was discussed. This would enable problem gamblers to self exclude from every single UK regulated gambling site in one go, with sites obliged to check the register whenever someone tried to open an account to ensure that they had not self excluded and marketing companies banned from sending any gambling related promotions to anyone on the register. Almost four years later, this is finally becoming a reality (see below). Another rule about self exclusion is that (from November 2015) it must be possible for a player to self exclude from a site using an automated process - so without having to have a conversation with a member of staff in any way, shape or form.
While the ability to self exclude from all online gambling sites in one fell swoop was still some time in the future, the ability to self exclude from all betting shops in the UK was already on the way. A pilot self exclusion scheme
was tried in 36 Glasgow city centre betting shops in July 2015 and in October 2015 it was extended to cover 300 outlets, the goal being a cross-operator scheme covering all 9000 betting shops in the UK.. In March 2016 the Bingo Association
rolled out its national self-exclusion scheme for licensed bingo premises called SmartEXCLUSION.
- Gamstop is the new national online self exclusion scheme and by late 2o18, all UK licensed online gambling sites will be required to participate. In the meantime, many have signed up already (including the vast majority of UK bingo sites) and anyone who wishes to go for this most extreme form of self exclusion can register on the Gamstop website and be instantly self excluded from all participating sites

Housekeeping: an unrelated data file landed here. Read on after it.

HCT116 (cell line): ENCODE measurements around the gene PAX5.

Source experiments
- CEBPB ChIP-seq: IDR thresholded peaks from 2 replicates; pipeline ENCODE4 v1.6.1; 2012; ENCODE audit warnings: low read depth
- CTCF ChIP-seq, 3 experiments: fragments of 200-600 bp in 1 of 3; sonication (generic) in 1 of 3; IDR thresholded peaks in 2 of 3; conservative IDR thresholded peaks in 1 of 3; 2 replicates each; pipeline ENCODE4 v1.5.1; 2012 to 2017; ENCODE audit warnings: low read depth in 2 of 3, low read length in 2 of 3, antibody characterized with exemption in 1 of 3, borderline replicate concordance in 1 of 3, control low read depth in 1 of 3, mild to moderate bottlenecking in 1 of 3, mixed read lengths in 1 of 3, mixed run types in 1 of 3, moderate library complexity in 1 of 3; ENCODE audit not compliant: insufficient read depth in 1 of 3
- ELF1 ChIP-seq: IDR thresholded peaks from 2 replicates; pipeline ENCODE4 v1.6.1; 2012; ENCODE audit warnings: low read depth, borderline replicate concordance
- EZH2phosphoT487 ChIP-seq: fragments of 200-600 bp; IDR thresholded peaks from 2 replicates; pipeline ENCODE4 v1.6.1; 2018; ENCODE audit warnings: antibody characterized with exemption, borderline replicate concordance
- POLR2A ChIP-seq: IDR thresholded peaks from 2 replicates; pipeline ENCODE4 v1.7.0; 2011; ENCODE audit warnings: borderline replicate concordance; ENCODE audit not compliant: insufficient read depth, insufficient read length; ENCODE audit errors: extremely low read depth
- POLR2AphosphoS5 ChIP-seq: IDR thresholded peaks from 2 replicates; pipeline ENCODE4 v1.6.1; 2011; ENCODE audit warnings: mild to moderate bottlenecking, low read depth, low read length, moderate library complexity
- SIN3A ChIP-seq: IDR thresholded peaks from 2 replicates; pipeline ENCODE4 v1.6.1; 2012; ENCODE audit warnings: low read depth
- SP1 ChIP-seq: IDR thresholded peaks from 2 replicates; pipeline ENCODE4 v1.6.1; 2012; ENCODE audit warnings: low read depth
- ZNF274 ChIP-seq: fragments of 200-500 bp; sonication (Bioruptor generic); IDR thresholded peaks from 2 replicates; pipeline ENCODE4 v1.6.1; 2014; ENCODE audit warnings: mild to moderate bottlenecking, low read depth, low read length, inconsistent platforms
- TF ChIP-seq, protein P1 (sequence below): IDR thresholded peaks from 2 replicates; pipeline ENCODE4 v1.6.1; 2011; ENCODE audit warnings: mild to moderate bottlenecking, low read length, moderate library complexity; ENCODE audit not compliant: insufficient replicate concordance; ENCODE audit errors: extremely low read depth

now and other sites the moment they sign up.
Protecting children and teenagers
In the UK you must be 18 or older to be allowed to gamble (apart from the lottery and scratchcards which are allowed at 16). As part of their licence conditions, bingo sites must exercise proper diligence to keep underage players out. While bingo sites can and do carry out verification checks to ensure that players that register with them are of age, it is also your responsibility to prevent anyone underage from using your account. Here are some precautions you should consider :
1) Making it impossible for children and teenagers who live with you to get into your bingo account (whether they do so by accident or by design) - so don't have your password saved in the browser and be sure to log out when you have finished playing (or else password protect the computer or tablet itself)
2) Blocking access to gambling and other adult content sites via NetNanny
or the like and/or monitoring and managing online activity either by means of software such as Cyberpatrol Parental Control
s (which allows you to set one set of permissions for yourself and different ones for your kids) or by being physically in the room and able to see the screen when they go online.
Where to get more help
or phone their National Gambling Helpline 0808 8020 133
- an information site
- blocks access to gambling sites
- self exclude from all UK licensed gambling sites in one go
- blocks access to gambling sites
The Big Deal
- for young people
Responsible Gambling Trust
Gamblers Anonymous UK
NHS National Problem Gambling Clinic
Gambling Therapy Helpline
- for expats
Gordon Moody Association
- residential program for those with a very severe gambling problem
- for family members
Royal College of Psychiatrists
- official advice leaflet and link to video